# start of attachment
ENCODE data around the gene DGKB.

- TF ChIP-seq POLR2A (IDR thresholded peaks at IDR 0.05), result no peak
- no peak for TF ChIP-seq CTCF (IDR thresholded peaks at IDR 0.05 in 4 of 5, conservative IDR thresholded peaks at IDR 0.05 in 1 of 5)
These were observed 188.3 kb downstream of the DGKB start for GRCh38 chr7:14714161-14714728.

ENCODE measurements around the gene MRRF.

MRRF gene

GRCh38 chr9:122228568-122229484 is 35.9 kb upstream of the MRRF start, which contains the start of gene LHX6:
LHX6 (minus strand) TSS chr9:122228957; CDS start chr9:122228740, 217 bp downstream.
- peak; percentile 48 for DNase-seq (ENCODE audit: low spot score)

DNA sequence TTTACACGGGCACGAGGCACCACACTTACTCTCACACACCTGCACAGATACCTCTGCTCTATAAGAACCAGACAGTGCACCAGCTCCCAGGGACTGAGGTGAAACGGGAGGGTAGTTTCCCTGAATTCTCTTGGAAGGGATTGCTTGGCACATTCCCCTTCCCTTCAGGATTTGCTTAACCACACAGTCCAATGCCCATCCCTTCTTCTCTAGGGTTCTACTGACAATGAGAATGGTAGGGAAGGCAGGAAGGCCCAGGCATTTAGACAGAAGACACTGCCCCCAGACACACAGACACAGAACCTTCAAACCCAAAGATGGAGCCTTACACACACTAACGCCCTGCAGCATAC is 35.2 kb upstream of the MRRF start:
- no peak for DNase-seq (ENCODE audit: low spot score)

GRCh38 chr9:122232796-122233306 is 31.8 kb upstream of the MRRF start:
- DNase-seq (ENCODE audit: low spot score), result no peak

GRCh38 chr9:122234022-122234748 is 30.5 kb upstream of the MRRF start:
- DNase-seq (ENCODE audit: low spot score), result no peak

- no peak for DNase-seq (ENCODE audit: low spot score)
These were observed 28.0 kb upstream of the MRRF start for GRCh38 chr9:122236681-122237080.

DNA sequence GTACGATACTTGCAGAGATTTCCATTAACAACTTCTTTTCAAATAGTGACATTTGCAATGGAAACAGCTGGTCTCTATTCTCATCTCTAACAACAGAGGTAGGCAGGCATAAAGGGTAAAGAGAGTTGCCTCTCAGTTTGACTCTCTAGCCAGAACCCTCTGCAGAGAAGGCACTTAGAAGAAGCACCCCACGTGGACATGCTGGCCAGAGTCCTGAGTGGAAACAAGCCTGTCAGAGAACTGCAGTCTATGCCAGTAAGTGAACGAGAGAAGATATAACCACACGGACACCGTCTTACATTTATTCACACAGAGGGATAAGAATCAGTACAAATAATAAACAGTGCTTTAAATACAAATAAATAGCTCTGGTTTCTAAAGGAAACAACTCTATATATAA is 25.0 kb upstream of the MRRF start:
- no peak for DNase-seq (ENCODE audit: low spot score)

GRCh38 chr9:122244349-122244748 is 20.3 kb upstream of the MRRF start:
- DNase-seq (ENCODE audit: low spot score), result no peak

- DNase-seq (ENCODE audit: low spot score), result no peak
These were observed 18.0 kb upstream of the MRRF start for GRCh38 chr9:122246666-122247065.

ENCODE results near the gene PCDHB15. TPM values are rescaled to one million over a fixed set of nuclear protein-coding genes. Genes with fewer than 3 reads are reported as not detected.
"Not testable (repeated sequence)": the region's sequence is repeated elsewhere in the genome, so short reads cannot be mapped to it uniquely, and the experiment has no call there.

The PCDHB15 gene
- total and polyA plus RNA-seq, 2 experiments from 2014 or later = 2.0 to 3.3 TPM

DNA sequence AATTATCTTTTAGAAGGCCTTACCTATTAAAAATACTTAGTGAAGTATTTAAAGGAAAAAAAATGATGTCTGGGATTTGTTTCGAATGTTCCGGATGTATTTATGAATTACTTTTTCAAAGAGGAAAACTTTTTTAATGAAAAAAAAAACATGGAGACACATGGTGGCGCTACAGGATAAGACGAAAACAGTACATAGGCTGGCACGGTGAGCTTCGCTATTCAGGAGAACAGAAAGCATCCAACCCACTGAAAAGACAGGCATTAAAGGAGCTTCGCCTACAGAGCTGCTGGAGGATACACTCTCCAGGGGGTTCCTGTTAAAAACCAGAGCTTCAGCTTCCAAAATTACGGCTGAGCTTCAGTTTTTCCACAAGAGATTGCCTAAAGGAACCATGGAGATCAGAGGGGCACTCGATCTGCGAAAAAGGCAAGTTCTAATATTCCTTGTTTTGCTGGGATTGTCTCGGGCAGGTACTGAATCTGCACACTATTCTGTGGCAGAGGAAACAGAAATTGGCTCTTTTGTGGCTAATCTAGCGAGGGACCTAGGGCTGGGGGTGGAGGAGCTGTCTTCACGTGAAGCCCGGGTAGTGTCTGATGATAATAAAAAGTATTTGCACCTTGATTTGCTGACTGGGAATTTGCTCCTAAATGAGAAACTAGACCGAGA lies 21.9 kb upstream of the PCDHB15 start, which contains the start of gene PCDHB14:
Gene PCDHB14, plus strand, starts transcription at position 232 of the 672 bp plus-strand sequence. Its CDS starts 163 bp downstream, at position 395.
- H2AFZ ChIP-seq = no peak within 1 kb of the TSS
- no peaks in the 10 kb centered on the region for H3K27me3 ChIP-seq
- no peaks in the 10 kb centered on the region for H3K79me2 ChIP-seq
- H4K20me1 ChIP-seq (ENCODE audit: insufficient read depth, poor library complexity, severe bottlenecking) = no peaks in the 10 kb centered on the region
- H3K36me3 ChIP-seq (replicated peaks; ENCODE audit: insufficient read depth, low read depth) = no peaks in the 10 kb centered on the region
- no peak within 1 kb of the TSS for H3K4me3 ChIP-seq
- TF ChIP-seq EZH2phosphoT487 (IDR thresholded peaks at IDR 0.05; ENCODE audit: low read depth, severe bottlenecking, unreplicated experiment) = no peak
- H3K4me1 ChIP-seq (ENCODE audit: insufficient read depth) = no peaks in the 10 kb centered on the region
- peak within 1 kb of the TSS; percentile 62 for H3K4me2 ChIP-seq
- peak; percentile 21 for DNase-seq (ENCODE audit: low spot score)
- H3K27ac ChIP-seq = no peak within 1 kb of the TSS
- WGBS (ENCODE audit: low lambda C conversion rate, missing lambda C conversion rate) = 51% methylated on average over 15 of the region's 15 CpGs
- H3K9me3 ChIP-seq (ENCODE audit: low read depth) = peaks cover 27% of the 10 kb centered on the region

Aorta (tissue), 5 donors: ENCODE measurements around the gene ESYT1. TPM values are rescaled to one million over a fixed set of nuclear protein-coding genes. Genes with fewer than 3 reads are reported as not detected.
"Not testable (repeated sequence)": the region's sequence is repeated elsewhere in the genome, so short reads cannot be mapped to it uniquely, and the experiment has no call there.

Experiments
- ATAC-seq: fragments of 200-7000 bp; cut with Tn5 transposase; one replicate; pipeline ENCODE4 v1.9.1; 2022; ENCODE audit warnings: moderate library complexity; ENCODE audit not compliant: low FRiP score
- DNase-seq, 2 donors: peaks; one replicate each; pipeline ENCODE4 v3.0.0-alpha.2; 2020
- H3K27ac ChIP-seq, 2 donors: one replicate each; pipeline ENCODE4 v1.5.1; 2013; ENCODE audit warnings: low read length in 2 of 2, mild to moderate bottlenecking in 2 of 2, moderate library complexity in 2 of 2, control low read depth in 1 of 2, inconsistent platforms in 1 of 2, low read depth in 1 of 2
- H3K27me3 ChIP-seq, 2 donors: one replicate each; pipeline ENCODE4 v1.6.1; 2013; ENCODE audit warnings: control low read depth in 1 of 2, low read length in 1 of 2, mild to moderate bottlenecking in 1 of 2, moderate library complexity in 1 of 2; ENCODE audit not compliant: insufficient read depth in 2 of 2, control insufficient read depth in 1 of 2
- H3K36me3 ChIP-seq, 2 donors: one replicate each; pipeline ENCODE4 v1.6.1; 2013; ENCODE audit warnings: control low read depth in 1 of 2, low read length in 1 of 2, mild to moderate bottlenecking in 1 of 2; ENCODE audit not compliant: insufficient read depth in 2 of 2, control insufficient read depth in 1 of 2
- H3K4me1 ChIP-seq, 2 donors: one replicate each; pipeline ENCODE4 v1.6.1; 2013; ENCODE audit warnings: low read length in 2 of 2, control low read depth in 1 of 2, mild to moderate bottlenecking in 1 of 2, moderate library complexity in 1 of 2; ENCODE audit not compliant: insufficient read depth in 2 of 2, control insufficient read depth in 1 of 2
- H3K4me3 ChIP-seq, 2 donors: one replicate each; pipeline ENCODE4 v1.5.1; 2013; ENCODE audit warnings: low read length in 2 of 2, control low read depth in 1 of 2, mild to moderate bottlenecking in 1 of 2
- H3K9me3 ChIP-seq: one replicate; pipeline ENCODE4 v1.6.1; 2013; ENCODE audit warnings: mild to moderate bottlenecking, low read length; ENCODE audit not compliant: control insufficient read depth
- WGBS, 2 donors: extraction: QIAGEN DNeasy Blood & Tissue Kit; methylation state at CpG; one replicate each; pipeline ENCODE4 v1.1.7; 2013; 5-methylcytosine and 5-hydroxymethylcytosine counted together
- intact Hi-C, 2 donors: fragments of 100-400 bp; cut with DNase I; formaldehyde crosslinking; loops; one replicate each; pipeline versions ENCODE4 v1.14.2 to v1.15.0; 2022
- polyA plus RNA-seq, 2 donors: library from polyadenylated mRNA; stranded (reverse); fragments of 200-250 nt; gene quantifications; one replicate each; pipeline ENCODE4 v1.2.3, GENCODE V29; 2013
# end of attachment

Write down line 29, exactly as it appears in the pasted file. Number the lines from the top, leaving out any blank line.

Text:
Gene PCDHB14, plus strand, starts transcription at position 232 of the 672 bp plus-strand sequence. Its CDS starts 163 bp downstream, at position 395.